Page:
Sir Cosmo Duff Gordon did not add much that was material to the evidence which he gave last Friday. As he was examined by Mr. Harbinson, counsel for the third class passengers, in regard to his actions when the cries of the drowning were heard, some of the ladies in the gallery expressed sympathy for him by clapping their hands.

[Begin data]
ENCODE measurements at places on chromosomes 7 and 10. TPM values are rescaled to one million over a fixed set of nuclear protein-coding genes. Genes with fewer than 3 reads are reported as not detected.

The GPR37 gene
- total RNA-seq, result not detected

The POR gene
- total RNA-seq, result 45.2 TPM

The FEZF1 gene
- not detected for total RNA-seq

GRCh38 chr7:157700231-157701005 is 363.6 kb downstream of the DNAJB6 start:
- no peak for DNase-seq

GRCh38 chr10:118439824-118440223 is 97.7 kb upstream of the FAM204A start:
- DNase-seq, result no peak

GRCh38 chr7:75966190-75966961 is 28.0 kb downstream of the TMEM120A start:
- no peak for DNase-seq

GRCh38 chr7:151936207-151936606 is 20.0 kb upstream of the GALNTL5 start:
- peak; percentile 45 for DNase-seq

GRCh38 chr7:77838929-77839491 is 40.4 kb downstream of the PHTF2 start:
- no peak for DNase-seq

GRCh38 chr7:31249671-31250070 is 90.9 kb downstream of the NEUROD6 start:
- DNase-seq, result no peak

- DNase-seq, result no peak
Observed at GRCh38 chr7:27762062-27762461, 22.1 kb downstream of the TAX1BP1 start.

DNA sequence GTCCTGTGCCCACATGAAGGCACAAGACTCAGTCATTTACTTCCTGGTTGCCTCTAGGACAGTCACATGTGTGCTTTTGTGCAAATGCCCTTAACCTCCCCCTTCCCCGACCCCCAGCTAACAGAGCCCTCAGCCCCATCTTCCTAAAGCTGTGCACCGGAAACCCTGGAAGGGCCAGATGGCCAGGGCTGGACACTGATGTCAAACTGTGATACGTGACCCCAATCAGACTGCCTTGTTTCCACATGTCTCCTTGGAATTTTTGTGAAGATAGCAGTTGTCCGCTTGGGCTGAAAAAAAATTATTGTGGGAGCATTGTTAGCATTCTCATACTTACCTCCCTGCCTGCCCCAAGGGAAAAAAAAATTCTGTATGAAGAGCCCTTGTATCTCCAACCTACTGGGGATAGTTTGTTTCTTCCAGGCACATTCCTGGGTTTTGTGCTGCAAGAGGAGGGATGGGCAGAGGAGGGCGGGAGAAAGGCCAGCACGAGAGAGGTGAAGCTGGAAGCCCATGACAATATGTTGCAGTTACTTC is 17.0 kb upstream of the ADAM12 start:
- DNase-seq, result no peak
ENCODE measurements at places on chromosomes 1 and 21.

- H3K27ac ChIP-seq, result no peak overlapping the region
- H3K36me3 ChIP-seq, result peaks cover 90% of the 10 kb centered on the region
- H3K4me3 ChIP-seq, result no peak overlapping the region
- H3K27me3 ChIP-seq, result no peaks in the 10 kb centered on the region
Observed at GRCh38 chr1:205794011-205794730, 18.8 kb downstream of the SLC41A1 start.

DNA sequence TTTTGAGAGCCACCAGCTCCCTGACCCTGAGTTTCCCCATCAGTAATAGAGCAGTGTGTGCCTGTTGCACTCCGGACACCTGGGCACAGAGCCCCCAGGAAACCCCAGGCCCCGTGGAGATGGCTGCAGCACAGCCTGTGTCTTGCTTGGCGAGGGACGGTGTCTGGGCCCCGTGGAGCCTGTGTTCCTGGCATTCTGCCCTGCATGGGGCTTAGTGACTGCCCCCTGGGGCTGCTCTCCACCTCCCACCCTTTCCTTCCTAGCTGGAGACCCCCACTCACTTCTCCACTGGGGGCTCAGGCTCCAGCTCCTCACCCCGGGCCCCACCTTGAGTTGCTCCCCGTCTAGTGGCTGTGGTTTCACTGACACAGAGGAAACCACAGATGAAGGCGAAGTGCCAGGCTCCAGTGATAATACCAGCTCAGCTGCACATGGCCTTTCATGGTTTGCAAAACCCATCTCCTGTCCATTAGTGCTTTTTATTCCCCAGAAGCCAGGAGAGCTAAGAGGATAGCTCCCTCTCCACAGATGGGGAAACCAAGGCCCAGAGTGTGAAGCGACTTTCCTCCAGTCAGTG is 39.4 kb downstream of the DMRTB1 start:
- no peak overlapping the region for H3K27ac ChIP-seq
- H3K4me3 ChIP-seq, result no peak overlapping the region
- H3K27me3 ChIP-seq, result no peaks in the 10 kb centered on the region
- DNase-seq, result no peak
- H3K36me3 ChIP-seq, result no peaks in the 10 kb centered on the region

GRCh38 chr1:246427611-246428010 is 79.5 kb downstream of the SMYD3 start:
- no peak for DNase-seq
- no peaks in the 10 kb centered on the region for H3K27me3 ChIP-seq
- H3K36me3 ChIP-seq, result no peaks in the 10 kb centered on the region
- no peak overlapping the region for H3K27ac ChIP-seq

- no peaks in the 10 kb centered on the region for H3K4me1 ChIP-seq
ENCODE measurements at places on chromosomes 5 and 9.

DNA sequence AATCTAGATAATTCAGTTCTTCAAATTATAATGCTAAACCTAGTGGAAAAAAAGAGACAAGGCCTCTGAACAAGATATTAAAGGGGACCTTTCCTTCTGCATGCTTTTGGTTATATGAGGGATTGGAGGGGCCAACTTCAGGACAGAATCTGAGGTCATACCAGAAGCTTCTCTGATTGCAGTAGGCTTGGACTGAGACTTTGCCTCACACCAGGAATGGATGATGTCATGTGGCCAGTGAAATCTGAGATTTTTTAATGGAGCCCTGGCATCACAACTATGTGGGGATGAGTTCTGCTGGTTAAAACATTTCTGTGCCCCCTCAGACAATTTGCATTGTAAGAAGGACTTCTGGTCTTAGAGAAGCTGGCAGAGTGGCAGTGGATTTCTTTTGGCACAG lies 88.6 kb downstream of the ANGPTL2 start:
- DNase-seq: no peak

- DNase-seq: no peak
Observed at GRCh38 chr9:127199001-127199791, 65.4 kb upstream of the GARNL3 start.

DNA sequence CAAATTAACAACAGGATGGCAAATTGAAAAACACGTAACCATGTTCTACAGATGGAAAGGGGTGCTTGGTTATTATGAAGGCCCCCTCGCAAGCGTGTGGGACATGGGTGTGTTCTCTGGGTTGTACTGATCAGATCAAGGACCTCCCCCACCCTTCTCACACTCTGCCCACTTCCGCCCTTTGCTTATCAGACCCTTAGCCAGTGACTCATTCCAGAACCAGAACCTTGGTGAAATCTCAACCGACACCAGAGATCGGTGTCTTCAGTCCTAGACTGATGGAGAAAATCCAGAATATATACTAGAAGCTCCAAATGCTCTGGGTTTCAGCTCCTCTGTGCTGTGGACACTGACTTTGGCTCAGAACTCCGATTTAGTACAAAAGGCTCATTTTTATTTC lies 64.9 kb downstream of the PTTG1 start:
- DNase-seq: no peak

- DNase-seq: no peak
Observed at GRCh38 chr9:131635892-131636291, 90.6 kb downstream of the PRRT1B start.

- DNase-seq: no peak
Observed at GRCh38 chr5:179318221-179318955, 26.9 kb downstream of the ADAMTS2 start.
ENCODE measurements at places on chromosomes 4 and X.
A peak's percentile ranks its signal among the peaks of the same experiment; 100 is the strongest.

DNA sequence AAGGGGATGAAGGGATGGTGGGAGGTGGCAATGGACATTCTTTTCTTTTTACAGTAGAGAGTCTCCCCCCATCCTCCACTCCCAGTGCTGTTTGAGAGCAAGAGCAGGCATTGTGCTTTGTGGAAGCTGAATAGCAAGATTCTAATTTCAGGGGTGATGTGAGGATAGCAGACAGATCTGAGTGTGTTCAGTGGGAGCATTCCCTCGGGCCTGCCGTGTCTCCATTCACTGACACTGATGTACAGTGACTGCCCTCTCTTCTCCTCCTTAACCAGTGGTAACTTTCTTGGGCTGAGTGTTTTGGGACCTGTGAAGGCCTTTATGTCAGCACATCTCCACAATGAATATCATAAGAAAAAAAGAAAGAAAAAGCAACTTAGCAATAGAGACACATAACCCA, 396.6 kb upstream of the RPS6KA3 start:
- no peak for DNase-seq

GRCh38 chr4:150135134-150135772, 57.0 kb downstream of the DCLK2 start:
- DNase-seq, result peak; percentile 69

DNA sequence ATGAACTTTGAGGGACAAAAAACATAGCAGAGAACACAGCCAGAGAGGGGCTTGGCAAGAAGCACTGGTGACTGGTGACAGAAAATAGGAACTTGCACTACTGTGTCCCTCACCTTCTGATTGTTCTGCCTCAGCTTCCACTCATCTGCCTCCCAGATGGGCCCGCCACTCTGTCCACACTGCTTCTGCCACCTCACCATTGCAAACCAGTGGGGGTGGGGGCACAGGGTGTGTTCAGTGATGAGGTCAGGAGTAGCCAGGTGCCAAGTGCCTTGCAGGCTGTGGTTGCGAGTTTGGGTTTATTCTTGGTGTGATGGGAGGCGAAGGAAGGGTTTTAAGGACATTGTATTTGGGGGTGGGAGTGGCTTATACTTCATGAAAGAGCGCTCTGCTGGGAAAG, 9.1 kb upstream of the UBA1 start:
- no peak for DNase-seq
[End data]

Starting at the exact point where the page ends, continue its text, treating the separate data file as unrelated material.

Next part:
Afterwards Lady Duff Gordon was called. The President had previously expressed the hope that her evidence might not be necessary but her counsel, Mr. Duke, M.P., urged that the insinuations made against her were of such a character that she thought it essential that she should be called. Lady Duff Gordon was accordingly sworn and denied that she heard any of the cries of the drowning, or that she said it would be dangerous to go back to them. The only new feature brought out by her examination was her repudiation of a vivid account of the wreck which first appeared over her name in a New York newspaper. The article contained many things which were inconsistent with Lady Duff Gordon's evidence yesterday, and which she affirmed that she had never said.